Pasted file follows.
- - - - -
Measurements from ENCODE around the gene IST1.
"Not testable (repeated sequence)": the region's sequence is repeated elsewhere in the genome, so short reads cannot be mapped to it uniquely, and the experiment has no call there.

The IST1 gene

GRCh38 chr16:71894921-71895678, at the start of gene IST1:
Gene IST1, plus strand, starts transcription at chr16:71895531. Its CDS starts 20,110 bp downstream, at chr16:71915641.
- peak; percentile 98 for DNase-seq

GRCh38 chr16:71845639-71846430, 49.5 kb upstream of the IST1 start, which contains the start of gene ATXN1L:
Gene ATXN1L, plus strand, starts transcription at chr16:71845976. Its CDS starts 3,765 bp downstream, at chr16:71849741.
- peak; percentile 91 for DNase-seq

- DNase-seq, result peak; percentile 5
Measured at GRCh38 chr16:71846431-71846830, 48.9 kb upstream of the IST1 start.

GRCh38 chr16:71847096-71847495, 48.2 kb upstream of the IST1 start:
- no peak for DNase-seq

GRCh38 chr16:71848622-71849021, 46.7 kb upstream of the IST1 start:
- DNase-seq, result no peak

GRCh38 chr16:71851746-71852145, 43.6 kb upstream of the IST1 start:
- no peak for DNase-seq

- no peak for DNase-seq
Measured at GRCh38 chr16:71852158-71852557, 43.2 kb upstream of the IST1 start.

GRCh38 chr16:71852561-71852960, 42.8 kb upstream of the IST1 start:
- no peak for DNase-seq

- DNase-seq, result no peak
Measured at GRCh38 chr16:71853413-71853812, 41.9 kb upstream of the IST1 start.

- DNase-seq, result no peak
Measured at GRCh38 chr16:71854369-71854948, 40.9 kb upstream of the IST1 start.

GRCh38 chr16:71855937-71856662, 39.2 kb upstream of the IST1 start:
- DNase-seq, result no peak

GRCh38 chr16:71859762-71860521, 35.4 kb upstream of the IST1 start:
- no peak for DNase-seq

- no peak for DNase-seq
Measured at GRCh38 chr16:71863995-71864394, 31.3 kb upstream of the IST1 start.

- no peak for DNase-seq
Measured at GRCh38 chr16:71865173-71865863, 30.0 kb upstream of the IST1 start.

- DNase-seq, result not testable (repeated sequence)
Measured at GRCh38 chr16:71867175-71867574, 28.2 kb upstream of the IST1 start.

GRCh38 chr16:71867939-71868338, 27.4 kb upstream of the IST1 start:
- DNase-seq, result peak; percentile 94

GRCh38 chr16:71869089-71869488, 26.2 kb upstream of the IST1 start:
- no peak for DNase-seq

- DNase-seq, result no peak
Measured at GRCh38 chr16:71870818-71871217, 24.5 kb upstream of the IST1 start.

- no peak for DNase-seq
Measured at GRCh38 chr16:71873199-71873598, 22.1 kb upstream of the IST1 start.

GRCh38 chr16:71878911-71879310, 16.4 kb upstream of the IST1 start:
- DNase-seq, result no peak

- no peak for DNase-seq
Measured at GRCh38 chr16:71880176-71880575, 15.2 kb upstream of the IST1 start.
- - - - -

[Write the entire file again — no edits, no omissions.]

Measurements from ENCODE around the gene IST1.
"Not testable (repeated sequence)": the region's sequence is repeated elsewhere in the genome, so short reads cannot be mapped to it uniquely, and the experiment has no call there.

The IST1 gene

GRCh38 chr16:71894921-71895678, at the start of gene IST1:
Gene IST1, plus strand, starts transcription at chr16:71895531. Its CDS starts 20,110 bp downstream, at chr16:71915641.
- peak; percentile 98 for DNase-seq

GRCh38 chr16:71845639-71846430, 49.5 kb upstream of the IST1 start, which contains the start of gene ATXN1L:
Gene ATXN1L, plus strand, starts transcription at chr16:71845976. Its CDS starts 3,765 bp downstream, at chr16:71849741.
- peak; percentile 91 for DNase-seq

- DNase-seq, result peak; percentile 5
Measured at GRCh38 chr16:71846431-71846830, 48.9 kb upstream of the IST1 start.

GRCh38 chr16:71847096-71847495, 48.2 kb upstream of the IST1 start:
- no peak for DNase-seq

GRCh38 chr16:71848622-71849021, 46.7 kb upstream of the IST1 start:
- DNase-seq, result no peak

GRCh38 chr16:71851746-71852145, 43.6 kb upstream of the IST1 start:
- no peak for DNase-seq

- no peak for DNase-seq
Measured at GRCh38 chr16:71852158-71852557, 43.2 kb upstream of the IST1 start.

GRCh38 chr16:71852561-71852960, 42.8 kb upstream of the IST1 start:
- no peak for DNase-seq

- DNase-seq, result no peak
Measured at GRCh38 chr16:71853413-71853812, 41.9 kb upstream of the IST1 start.

- DNase-seq, result no peak
Measured at GRCh38 chr16:71854369-71854948, 40.9 kb upstream of the IST1 start.

GRCh38 chr16:71855937-71856662, 39.2 kb upstream of the IST1 start:
- DNase-seq, result no peak

GRCh38 chr16:71859762-71860521, 35.4 kb upstream of the IST1 start:
- no peak for DNase-seq

- no peak for DNase-seq
Measured at GRCh38 chr16:71863995-71864394, 31.3 kb upstream of the IST1 start.

- no peak for DNase-seq
Measured at GRCh38 chr16:71865173-71865863, 30.0 kb upstream of the IST1 start.

- DNase-seq, result not testable (repeated sequence)
Measured at GRCh38 chr16:71867175-71867574, 28.2 kb upstream of the IST1 start.

GRCh38 chr16:71867939-71868338, 27.4 kb upstream of the IST1 start:
- DNase-seq, result peak; percentile 94

GRCh38 chr16:71869089-71869488, 26.2 kb upstream of the IST1 start:
- no peak for DNase-seq

- DNase-seq, result no peak
Measured at GRCh38 chr16:71870818-71871217, 24.5 kb upstream of the IST1 start.

- no peak for DNase-seq
Measured at GRCh38 chr16:71873199-71873598, 22.1 kb upstream of the IST1 start.

GRCh38 chr16:71878911-71879310, 16.4 kb upstream of the IST1 start:
- DNase-seq, result no peak

- no peak for DNase-seq
Measured at GRCh38 chr16:71880176-71880575, 15.2 kb upstream of the IST1 start.